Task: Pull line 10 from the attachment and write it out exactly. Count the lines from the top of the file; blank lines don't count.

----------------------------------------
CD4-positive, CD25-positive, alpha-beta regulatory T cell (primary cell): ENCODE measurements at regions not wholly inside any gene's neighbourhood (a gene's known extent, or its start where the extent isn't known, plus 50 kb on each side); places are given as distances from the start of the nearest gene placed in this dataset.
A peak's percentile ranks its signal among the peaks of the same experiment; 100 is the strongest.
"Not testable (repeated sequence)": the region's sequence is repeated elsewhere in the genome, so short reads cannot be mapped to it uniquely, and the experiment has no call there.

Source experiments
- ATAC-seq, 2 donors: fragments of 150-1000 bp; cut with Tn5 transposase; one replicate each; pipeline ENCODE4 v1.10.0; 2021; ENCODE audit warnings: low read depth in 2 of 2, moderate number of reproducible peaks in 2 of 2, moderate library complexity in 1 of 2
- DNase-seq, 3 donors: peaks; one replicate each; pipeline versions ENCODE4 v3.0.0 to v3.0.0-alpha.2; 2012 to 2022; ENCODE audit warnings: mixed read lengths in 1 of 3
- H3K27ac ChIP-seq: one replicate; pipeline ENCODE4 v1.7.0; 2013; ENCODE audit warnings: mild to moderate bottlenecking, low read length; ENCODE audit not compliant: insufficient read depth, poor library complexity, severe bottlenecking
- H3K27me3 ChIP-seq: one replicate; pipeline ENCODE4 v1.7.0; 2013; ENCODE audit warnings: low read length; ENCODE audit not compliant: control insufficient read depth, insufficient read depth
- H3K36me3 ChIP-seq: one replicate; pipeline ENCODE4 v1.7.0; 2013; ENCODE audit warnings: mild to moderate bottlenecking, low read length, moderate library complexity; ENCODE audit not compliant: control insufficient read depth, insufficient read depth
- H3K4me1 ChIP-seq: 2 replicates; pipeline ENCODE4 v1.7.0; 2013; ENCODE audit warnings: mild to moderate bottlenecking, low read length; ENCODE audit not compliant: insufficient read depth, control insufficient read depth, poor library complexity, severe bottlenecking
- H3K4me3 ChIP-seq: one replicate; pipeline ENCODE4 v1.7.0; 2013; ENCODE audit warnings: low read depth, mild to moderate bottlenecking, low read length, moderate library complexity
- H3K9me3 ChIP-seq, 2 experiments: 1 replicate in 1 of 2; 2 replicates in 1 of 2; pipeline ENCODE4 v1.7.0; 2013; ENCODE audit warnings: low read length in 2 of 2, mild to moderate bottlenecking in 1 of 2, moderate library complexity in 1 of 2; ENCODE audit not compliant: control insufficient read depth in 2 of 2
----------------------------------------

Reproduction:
- H3K4me1 ChIP-seq: 2 replicates; pipeline ENCODE4 v1.7.0; 2013; ENCODE audit warnings: mild to moderate bottlenecking, low read length; ENCODE audit not compliant: insufficient read depth, control insufficient read depth, poor library complexity, severe bottlenecking